I purchased the size Medium kit.  The fit is OK, but not as good as I could make it if I'd traced the pattern from the book and adjusted it for my needs.  I was surprised that the shoulders were a bit wide - surprised because my shoulders are on the wide side.  The top is also quite long.  I could easily cut off a couple inches from the bottom.  And of course, on my body, it would benefit from a sway back adjustment.  But it's a t-shirt, and none of these things are going to keep me from wearing and enjoying it.

Here are some up-close pictures of the garment, and then some modeled pictures.

From the front:  you can see that the cut of these tops is quite curvy, which I like.  The neck is also  high - a true jewel neckline - which I don't mind but I know a lot of people dislike.  I believe that this top uses the "T-Shirt Top" pattern from the Sewing + Design book, so you could replicate this look if you wanted to.  (The kit is no longer available.)

On the back, you can see the stitching from the label.

And here's the label from the inside.  Love. It.  I feel so cool knowing this label is in there.

The reverse applique sections were worked in backstitch using four strands of embroidery floss.  After working my first AC project with button craft thread, I wasn't sure I'd like the floss but I really loved it!  It's so silky.  The floss included in the kit was black and grey variegated.  It makes for an interesting look - I would use variegated floss again.

I was surprised when I received the kit that the cream piece for the inside was not the full width of the front piece.  Now that the top is put together though, I think it's a good thing - this fabric is quite thick.  The appliqued side almost feels like padding on my shoulder, and the weight of it tends to pull the top to that side.  Here it is from the inside, cut away after stitching.

I attached the bindings with cretan stitch again, and worked the seams inside felled.

And I finally bought a pair of black jeans, just to go with this top.  I don't think I've had a pair of black jeans in 25 years!

Here's a better look at the cutwork from the side:

Despite its imperfections, I'm happy with this project.  If you are tempted to try this technique but intimidated by all the hand stitching, a project like this - no sleeves, cutwork only on a small area - is a great place to start.

A couple days after I finished this, I started on a new AC project.  I just couldn't stand not having one on the go!  I'm trying different techniques with each project, so that one is very different from the 3 I've already done.  I'm not sure I like it quite as much, but I am having fun making it!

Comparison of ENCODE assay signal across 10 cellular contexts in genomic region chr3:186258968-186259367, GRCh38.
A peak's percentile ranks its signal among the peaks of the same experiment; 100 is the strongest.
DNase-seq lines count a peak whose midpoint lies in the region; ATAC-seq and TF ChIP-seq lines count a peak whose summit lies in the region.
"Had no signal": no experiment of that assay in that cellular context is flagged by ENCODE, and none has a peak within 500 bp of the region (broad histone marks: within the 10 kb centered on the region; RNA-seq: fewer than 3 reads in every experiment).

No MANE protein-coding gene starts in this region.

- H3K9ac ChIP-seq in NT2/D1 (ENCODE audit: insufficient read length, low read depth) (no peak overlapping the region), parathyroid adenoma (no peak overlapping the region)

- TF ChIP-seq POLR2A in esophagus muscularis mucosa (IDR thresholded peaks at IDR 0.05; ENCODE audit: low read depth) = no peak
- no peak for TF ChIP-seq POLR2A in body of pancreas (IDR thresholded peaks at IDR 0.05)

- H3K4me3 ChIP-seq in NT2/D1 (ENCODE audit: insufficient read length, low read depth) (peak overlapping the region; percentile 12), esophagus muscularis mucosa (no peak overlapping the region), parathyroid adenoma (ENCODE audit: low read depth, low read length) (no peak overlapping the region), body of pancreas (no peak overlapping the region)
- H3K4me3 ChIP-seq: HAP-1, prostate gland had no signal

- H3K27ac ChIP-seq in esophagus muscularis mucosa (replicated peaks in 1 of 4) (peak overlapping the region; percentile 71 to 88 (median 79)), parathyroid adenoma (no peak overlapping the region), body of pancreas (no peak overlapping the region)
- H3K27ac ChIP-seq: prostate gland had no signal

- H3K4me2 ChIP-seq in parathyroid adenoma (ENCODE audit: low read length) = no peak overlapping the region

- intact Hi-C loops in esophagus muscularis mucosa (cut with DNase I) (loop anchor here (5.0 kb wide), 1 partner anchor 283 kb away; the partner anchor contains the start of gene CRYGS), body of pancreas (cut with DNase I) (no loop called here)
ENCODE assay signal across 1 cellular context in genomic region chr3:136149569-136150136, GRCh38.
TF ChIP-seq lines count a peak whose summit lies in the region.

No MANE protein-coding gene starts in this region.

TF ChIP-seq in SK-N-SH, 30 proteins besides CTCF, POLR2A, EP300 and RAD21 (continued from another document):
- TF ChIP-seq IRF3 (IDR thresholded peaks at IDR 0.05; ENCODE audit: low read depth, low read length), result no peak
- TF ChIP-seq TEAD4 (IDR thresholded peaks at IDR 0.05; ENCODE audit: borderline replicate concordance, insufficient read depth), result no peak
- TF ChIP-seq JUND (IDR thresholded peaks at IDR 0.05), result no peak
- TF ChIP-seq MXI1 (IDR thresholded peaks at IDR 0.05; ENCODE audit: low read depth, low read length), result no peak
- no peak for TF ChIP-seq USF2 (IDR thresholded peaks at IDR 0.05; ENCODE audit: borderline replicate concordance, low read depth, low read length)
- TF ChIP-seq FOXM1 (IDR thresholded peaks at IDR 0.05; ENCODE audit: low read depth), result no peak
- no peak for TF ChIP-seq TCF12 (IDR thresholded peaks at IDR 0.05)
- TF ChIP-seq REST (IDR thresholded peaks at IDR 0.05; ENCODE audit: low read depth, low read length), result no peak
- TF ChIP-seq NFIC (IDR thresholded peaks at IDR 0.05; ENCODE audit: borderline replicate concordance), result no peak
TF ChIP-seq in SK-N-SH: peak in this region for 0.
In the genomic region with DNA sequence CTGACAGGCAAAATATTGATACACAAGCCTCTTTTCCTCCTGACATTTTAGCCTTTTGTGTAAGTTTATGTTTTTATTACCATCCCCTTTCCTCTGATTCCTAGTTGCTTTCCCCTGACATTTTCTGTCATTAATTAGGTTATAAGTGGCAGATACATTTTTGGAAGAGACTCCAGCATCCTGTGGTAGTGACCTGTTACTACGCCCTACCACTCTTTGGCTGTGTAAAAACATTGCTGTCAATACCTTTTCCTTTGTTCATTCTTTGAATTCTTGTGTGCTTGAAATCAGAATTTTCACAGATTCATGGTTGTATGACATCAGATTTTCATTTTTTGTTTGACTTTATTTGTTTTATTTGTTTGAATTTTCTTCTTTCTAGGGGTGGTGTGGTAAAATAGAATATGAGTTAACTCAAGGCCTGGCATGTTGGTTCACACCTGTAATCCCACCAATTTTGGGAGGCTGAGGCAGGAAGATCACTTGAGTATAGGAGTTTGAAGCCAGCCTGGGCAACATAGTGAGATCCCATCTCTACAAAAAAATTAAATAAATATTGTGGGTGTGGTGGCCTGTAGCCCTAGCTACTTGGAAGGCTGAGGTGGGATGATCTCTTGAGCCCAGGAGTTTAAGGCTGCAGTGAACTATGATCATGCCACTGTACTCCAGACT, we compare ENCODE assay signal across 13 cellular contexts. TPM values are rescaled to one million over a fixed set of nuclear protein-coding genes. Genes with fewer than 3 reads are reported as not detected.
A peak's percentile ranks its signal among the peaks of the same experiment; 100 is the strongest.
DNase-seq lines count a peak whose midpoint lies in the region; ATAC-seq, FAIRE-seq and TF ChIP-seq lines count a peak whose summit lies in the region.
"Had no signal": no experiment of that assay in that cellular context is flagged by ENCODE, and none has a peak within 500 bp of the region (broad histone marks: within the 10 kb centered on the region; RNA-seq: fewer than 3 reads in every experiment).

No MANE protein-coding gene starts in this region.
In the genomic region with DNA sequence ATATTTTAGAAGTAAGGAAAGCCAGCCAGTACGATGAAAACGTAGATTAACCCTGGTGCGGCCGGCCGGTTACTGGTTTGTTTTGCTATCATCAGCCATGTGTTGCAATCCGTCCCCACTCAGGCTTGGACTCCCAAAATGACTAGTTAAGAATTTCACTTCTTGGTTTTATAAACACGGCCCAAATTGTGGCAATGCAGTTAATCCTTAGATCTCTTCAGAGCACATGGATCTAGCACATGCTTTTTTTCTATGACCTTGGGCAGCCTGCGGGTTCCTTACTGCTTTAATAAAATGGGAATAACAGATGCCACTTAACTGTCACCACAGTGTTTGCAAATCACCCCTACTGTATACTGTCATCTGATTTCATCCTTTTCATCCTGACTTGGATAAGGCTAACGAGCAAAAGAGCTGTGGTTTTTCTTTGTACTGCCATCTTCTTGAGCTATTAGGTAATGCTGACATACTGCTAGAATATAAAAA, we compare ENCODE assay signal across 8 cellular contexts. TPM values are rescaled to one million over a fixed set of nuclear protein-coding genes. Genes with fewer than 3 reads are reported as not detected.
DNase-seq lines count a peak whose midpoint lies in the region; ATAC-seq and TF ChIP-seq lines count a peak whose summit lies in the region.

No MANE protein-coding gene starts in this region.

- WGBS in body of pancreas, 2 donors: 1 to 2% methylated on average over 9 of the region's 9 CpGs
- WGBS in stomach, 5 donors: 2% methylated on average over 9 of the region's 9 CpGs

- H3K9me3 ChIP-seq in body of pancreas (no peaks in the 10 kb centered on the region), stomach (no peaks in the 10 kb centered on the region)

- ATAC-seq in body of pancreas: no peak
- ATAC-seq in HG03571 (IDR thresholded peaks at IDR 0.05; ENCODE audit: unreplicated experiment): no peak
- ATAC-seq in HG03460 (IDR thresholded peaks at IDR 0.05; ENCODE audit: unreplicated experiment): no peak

Monday, November 3, 2014

Starmore Sweater: Cutting Open a Steek

The weather has turned cooler, and that means I've gotten back to working on my Starmore sweater.  I spent a fair amount of time on it yesterday and managed to finish the first sleeve. 

This morning I cut open the steek for the second sleeve, and took a video while I did so.  It looks like the last video update I did on this sweater was a year ago, and there were some comments in between asking to show how the steek is cut.

I apologize for the poor focus - I had the camera to my left side, which meant I couldn't always see the screen to see if I was in focus!  But I think it's clear enough to give you the general idea.

So you see - nothing to fear!  If fear of steeks has kept you from working a Fair Isle sweater, fear no more!  If it's the massive amount of work involved though - well, I'm afraid there's no way around that. 

Saturday, November 1, 2014

The Elephant in the Room: the Demise of the Stash Diet

Well, it probably comes as no surprise that I fell off the Stash Diet wagon quite some time ago.  I bought a lot of fabric over the summer - partly because it filled the void of not being able to sew; partly because Hubby saw some guitar-print fabrics he wanted for new shirts; partly because I was high on Emery Dress fumes and wanted Emery Dresses in All The Fabrics.

But there's been something else going on as well.  More and more, I've limited what I share on Flickr, and that is mostly because I've gotten a fair number of creepers following me.  It's gotten to the point that I've decided to completely delete my Flickr account rather than continue to deal with it. 

That is a personal decision, but as one of the administrators of the Stash Diet, I felt I should let everyone know.  There are still a few members who are actively participating.  Perhaps someone would like to take over as an administrator?  If so, please let me know.